The somatic nervous system (SNS) is the peripheral nervous system division responsible for all voluntary movement of the body. The somatic nervous system consists of relatively large sensory and motor nerves which conduct impulses rapidly, allowing us to respond quickly to stimuli in our environment.
What is the Somatic Nervous System?
The somatic nervous system is under conscious control, meaning that we can choose to move our muscles or not. For example, when we decide to pick up a book, our brain sends signals down the motor neurons to our arm muscles, telling them to contract.
The somatic nervous system can also undergo unconscious activation. For example, when we trigger a reflex, use muscle memory, or automatically withdraw from a painful stimulus.
How does the SNS fit in with the rest of the nervous system?
The human nervous system splits into the central and peripheral nervous systems. The central nervous system (CNS) consists of the brain and spinal cord. The peripheral nervous system (PNS) consists of all the other nerves extending throughout the body. Peripheral nerves connect the central nervous system with our organs, muscles, and glands. The PNS is divided into the somatic nervous and autonomic nervous systems.
The somatic nervous system (SNS) is the voluntary nervous system, meaning we can choose to activate it. Its primary responsibility is the conscious control of skeletal muscle movements. The SNS also deals with some involuntary movements, such as reflexes.
The autonomic nervous system (ANS) is responsible for the body’s involuntary functions, meaning it works automatically. It controls all the processes that keep us alive and functioning, such as heart rate, breathing, and digestion. The autonomic nervous system is further divided into the sympathetic (fight-or-flight) and parasympathetic (rest-and-digest) nervous systems.
The somatic and autonomic nervous systems often work together. For example, in bladder control: parasympathetic innervation allows urine to leave the bladder, but somatic (voluntary) muscle control is required to urinate.
Anatomy of the Somatic Nervous System
The somatic nervous system includes all nerves that innervate the skeletal muscles. These nerves originate in the spinal cord and brainstem and extend throughout the peripheral nervous system. Somatic nerves allow us to control our muscle movements voluntarily, but they can also be activated without a conscious decision (e.g., reflexes).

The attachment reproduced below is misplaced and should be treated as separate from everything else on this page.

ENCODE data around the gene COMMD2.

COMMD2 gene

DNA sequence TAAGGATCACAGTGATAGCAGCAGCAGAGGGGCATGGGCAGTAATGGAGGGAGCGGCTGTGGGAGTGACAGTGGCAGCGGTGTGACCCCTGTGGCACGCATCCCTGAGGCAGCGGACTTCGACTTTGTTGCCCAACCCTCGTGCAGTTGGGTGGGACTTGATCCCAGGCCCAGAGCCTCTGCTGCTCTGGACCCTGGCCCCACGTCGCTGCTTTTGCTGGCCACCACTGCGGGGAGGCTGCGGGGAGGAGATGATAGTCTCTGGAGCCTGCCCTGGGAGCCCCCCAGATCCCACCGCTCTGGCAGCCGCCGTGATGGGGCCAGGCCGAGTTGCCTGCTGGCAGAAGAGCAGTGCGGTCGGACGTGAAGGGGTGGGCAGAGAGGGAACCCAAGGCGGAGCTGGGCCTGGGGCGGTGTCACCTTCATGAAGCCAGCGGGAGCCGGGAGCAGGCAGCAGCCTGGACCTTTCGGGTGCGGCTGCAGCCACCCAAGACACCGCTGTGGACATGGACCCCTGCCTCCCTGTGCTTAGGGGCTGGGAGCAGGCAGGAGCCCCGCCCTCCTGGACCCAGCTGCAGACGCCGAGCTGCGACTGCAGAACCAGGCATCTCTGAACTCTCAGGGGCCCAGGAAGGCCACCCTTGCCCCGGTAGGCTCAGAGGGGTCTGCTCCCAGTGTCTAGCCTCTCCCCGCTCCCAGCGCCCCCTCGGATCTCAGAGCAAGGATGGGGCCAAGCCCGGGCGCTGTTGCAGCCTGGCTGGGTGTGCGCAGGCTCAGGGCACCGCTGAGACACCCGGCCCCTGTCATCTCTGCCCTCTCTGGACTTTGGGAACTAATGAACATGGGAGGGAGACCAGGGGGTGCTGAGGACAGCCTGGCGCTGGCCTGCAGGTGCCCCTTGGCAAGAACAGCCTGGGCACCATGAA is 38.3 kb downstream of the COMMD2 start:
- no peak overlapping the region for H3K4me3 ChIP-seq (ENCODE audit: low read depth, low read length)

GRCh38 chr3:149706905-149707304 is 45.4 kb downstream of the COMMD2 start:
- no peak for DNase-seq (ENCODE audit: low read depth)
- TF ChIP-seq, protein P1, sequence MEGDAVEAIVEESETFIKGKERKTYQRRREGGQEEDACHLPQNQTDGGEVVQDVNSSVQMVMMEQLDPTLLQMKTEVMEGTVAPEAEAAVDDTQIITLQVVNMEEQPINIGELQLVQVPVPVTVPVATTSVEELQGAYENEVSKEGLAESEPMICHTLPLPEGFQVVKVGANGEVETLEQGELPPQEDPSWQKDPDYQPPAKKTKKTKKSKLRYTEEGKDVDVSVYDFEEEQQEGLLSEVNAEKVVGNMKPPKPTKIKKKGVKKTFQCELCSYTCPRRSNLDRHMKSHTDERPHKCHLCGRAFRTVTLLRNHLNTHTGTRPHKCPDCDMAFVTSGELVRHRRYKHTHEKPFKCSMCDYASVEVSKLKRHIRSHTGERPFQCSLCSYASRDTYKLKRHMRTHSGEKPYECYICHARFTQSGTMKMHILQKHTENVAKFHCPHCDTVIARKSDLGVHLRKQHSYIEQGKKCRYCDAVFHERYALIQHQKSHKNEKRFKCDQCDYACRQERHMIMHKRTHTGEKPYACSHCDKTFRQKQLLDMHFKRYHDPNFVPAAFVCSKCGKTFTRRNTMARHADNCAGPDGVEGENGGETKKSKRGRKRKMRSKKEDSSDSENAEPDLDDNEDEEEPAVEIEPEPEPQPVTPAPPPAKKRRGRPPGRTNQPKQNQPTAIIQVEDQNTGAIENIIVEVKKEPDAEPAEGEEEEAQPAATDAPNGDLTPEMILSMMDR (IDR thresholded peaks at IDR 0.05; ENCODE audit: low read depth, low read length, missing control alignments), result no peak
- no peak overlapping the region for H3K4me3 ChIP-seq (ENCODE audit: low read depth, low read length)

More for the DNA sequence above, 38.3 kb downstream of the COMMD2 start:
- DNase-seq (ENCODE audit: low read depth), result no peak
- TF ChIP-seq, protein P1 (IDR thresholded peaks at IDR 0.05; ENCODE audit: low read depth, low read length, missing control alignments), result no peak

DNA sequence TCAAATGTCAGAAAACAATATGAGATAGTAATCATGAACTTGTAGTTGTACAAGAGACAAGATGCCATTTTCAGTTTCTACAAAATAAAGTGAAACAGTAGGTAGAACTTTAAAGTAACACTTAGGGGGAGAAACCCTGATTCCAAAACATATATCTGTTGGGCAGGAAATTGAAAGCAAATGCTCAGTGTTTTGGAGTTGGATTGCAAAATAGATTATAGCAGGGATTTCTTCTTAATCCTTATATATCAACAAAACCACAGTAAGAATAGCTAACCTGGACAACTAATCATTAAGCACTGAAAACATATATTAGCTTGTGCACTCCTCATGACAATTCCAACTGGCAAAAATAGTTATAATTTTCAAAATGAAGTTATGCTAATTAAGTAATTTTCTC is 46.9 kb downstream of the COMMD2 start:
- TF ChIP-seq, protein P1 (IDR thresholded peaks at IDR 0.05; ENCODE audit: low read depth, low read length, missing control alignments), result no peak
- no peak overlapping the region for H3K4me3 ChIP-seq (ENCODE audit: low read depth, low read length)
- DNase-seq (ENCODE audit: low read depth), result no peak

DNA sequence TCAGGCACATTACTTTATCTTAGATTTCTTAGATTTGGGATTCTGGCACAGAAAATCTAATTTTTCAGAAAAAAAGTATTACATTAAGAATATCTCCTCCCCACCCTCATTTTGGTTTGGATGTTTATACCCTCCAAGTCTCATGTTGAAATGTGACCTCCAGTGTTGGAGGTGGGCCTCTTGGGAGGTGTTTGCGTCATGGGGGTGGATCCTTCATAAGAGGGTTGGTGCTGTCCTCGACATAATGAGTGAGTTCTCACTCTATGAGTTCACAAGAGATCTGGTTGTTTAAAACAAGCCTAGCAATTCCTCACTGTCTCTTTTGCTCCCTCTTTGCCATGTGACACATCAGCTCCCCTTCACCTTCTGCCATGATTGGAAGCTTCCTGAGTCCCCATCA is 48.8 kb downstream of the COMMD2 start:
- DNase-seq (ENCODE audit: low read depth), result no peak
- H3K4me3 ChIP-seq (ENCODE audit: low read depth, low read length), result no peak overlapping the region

The somatic nervous system includes both sensory and motor neurons. Sensory neurons are afferent, meaning they send signals from the body to the brain. Efferent motor neurons do the opposite. Somatic nerve fibers are insulated with relatively thick layers of myelin, so they conduct impulses rapidly. This allows us to respond quickly to stimuli in our environment.
Brain and Spinal Cord
The somatic nervous system is part of the peripheral nervous system, but the central nervous system is still crucial to its function. The brain interprets sensory input and signals motor responses to control the whole body. The motor cortex in the frontal lobe generates somatic motor impulses.
The spinal cord is a long column of nerves that travels down the back and transmits messages between the brain and other body parts. It is a crucial relay center for somatic motor neurons and the somatic reflex arc.
Some nerves involved in the somatic nervous system emerge directly from the brain and spinal cord. These are called cranial nerves and spinal nerves.
There are 12 pairs of cranial nerves, ten of which originate in the brain stem. These nerves receive signals from sensory organs such as the eyes and nose. Cranial nerves also voluntarily control the muscles of the head.
There are 31 pairs of spinal nerves, which are associated with different regions of the spine. They carry somatosensory and voluntary motor signals between the periphery and the spinal cord.
Somatic Sensory Neurons
Sensory neurons in the somatic nervous system have endings in muscle, bone, and skin. They pick up somatic sensations, which are any sensations experienced by the body.
Somatic sensations can be either exteroceptive (outside the body) or proprioceptive (inside the body). Exteroceptive somatic sensations include touch, pain, temperature, and pressure. Proprioceptive senses include joint position and muscle tension, and they help orient body positioning within the environment.
Somatic Motor Neurons
Motor neurons in the somatic nervous system innervate skeletal muscle. That is, all the muscles we can voluntarily control. There are two major types: upper motor neurons and lower motor neurons.